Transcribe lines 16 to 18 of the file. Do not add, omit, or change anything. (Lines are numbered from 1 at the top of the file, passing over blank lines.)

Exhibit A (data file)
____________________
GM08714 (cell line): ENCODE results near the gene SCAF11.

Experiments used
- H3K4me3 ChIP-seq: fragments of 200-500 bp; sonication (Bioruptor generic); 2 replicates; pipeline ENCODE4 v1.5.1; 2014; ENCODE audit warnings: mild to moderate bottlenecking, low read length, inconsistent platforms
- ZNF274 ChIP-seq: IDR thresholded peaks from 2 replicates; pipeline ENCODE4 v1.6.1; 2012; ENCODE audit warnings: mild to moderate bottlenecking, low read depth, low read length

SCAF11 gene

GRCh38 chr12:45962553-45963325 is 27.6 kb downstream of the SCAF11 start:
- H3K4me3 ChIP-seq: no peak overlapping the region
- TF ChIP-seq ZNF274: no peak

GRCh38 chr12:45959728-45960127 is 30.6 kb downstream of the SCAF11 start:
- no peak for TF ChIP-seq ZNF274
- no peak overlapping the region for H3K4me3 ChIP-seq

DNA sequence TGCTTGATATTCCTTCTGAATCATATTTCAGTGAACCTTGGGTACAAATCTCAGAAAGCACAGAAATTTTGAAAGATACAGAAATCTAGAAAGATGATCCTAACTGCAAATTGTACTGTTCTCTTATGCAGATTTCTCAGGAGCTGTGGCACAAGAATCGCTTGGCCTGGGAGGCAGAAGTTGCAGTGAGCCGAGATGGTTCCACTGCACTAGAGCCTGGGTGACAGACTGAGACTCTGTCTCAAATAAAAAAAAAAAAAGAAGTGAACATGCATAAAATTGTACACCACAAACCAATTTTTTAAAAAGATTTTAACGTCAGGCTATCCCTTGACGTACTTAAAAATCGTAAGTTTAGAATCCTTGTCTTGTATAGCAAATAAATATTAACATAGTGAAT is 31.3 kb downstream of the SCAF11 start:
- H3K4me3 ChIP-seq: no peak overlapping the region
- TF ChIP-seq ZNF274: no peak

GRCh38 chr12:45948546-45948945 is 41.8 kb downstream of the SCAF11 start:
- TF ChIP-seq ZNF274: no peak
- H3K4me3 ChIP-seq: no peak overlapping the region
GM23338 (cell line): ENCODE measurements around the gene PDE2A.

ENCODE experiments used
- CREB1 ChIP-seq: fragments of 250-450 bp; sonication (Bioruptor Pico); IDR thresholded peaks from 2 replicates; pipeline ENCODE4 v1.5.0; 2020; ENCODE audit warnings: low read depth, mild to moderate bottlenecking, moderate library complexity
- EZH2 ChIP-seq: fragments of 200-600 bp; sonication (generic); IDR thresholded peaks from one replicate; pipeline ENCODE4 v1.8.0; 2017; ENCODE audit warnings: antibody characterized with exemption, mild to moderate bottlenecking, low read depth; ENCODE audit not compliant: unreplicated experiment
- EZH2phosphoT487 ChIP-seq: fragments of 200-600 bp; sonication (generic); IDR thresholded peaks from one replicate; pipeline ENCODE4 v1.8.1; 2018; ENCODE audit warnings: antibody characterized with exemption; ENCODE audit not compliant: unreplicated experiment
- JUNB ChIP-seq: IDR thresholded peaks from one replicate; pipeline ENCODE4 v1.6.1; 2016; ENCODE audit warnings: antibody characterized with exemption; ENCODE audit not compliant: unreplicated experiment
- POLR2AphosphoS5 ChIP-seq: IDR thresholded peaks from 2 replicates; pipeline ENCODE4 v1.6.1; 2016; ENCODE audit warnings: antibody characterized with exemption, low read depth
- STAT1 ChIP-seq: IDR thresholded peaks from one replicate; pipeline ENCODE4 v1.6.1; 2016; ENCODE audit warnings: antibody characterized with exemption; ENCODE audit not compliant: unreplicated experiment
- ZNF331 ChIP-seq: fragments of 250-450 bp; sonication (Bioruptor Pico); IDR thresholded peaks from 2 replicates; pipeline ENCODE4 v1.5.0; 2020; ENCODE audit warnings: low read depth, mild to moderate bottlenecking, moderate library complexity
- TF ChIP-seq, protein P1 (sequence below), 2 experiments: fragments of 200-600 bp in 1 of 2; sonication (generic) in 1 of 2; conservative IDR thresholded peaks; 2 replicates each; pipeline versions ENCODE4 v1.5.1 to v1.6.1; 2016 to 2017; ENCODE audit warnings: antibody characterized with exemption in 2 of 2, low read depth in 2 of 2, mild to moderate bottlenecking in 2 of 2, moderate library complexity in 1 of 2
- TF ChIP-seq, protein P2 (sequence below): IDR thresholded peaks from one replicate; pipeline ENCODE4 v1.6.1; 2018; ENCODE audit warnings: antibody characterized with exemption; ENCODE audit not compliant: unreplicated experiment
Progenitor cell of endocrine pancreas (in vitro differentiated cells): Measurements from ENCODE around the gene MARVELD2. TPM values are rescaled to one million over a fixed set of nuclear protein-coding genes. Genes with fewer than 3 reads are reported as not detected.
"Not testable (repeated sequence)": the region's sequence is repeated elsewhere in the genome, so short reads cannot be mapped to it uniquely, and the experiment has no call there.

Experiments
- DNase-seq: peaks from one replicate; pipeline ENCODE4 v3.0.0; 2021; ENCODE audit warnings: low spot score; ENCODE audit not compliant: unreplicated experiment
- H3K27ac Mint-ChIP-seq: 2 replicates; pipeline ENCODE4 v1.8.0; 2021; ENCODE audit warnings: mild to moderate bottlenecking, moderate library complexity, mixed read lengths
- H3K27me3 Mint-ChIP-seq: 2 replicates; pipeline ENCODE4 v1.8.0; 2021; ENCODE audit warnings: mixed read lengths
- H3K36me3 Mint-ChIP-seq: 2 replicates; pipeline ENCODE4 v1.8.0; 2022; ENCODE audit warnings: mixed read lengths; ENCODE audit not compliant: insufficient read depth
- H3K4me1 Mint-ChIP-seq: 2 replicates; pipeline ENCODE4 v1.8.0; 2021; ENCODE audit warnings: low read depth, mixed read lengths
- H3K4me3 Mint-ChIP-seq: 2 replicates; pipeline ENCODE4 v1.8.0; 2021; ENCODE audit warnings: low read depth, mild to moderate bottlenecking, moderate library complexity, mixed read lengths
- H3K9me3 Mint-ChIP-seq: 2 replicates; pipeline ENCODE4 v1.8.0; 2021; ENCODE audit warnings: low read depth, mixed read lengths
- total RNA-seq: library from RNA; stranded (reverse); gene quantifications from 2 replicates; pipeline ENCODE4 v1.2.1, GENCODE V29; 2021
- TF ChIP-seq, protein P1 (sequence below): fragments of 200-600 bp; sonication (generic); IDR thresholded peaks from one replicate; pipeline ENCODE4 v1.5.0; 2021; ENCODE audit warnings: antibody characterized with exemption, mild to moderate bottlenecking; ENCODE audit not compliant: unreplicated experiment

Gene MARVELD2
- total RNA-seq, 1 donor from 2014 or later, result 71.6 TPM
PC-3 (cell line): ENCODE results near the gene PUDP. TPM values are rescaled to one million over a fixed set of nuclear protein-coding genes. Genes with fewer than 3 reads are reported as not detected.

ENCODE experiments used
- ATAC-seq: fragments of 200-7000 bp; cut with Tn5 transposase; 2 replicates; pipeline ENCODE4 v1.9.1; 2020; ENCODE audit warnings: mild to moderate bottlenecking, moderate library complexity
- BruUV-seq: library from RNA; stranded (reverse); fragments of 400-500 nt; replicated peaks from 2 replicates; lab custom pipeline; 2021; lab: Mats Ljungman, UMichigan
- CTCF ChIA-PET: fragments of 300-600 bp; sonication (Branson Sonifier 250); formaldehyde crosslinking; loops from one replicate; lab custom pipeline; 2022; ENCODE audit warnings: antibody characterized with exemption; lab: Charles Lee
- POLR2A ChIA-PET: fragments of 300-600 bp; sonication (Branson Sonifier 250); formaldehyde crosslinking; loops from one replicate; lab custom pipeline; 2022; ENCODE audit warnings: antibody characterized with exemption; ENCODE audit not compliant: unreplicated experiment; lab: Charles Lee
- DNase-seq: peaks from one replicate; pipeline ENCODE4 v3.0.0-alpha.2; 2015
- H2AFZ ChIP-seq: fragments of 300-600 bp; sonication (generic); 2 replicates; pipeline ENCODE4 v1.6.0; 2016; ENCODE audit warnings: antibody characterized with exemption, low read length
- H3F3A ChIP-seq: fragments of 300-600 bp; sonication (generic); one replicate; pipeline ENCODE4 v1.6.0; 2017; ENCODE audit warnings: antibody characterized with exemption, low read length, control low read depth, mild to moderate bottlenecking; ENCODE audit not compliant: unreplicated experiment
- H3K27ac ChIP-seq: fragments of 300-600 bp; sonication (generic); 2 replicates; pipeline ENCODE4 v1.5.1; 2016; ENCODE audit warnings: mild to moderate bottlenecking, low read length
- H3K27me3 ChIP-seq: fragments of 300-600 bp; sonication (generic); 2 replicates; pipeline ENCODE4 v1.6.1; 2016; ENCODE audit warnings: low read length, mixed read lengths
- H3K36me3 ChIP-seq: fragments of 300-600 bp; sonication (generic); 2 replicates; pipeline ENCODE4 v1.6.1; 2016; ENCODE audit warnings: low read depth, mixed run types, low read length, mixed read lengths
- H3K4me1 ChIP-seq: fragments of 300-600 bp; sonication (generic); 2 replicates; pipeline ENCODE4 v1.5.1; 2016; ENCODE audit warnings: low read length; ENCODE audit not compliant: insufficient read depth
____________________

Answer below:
- TF ChIP-seq ZNF274: no peak
- H3K4me3 ChIP-seq: no peak overlapping the region
GM23338 (cell line): ENCODE measurements around the gene PDE2A.